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Brooklyn Heights’ own Paul Giamatti was spotted on the Brooklyn Heights Promenade filming scenes for the Showtime show “Billions” last week. While some enjoyed it, many complained that the crews took up two full blocks with their trucks and shut down part of the Promenade. Eagle photos by Rob Abruzzese

It’s a day that ends in “y,” so there is likely a film crew shooting a movie or television show somewhere in Brooklyn Heights right now. It’s part of living there — but while some people get a thrill out of spotting their favorite movie star walking down Montague Street, others can’t stand it.

Local actor Paul Giamatti was seen on the Promenade last week while filming scenes from his Showtime show “Billions.” Some people got a kick out of watching him work, but others were disturbed by the fact that the crew shut down a portion of the Promenade and took up two full blocks with their trucks.

“It does divide the neighborhood,” said the Brooklyn Heights Association’s Executive Director Judy Stanton. “If you park in the street or don’t like the congestion, people tend not to like it. Then there are people who open up their houses to film crews, so they must like it.”

Stanton certainly has her finger on the pulse of the neighborhood. While walking around Brooklyn Heights, the Brooklyn Eagle heard opinions from both sides, and generally, whether or not those denizens owned a car made the biggest difference in their opinions.

“I thought it was exciting when I first moved here,” said Iris Beller, who moved to Hicks Street in 2002. “It gets old quickly, though. They come in here with these huge trucks, take up a ton of parking spaces and cause a lot of traffic. These are narrow streets, and they’re not really meant for those types of trucks.”

Beller did note that film crews typically are very respectful of the neighborhood and try to be courteous and clean up the streets when they’re done. Many in the neighborhood also recognize that filming provides local jobs.

“People who are looking for parking don’t like it, but I think it’s terrific,” said Deanna Dauber, who has had her Remsen Street apartment used in filming. “All of the movie people are very considerate because they like shooting here. If you’re walking down the streets, they’ll stop and let you pass.”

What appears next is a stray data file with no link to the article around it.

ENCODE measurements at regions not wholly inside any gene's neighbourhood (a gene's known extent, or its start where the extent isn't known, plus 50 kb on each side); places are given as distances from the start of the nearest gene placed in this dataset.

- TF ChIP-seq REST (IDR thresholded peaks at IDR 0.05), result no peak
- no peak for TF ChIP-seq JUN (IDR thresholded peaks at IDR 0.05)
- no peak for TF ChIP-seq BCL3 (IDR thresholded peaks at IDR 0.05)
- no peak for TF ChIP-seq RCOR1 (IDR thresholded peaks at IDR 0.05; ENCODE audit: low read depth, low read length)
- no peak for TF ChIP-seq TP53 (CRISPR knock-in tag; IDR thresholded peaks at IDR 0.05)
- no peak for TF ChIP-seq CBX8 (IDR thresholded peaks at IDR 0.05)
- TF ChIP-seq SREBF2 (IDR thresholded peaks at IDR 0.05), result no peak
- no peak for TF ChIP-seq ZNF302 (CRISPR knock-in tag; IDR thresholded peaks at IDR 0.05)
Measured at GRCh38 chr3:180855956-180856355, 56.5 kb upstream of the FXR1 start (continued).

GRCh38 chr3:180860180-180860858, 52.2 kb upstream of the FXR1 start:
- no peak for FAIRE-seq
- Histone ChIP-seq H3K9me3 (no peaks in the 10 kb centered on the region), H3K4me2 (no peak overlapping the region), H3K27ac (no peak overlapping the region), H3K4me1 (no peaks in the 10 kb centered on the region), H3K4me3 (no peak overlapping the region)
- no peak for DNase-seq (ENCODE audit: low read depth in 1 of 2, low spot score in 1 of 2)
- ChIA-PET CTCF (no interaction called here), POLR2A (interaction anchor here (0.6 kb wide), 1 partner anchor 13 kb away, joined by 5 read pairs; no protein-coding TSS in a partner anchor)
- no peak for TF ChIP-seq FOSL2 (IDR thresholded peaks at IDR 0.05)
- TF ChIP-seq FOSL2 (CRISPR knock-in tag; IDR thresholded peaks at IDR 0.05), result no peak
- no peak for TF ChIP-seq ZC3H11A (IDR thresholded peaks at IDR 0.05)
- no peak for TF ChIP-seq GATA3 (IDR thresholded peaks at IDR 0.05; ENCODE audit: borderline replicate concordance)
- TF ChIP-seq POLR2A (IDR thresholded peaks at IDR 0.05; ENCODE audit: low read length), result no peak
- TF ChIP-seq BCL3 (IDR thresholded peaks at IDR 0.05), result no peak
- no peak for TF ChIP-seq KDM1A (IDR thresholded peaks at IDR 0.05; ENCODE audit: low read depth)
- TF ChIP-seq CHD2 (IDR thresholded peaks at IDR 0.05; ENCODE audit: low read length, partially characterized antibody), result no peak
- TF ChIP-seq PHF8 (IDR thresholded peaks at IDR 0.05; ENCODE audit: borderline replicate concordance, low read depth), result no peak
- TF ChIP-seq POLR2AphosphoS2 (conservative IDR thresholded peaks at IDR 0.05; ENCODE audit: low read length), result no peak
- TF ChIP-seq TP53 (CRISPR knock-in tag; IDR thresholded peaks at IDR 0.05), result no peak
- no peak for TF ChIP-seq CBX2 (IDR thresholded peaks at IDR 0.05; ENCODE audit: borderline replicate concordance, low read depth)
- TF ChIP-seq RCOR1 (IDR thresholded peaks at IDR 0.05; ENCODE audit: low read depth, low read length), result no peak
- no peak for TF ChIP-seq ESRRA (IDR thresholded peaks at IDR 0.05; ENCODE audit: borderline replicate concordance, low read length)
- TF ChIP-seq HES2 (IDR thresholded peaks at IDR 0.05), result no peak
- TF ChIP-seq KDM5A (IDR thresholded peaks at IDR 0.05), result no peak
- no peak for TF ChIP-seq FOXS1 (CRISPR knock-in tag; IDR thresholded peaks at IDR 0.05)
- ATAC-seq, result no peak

However, not all film crews are created equal. The Eagle witnessed the crew for “Billions” keep people from entering the promenade, which is against the rules that are spelled out on the mayor’s website. When asked to speak with a representative from the film crew, a reporter was given the runaround and ultimately the crew refused to be interviewed on the record.

“There is a long list of rules about parking, how you can’t block fire hydrants and such,” Stanton said. “But if you look around and see how many fire hydrants are blocked, you can see that they don’t follow every rule. If the parks department issues a permit they are going to be interfering with people.”

Since it is unlikely that filming in Brooklyn Heights is going to stop or even slow down anytime soon, most residents realize that they must learn to accept what’s going on in their neighborhoods.

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It’s hard enough to park in Brooklyn Heights as it is, but the issue is intensified when film crews take up multiple blocks at a time with their trucks.

“If I owned a car, it might be more upsetting to me,” said Gene Scott, who has lived in Brooklyn Heights for more than 50 years. “Some people depend on their cars so I can see how it would be frustrating. But what can you do? I just try to enjoy some of the movies or TV shows that have been shot here, like ‘Moonstruck’ or ‘Law and Order.’”

Jim Montemarano, the owner of Cranberry’s deli and bakery at near the corner of Henry and Cranberry streets, told the Eagle, “I used to think that the filming was an inconvenience and an intrusion. But compared to what DUMBO and Brooklyn Bridge Park did to our neighborhood — the traffic, all kinds of people invading Brooklyn Heights — the filming is a drop in the bucket. The neighborhood is overwhelmed. I think a lot of people feel like that.”

Montemarano, whose business goes back to 1977 when Cranberry’s first opened, said so much has changed in Brooklyn Heights.

“We had it to ourselves for so long; we were blessed,” he said.

—Additional reporting by Mary Frost

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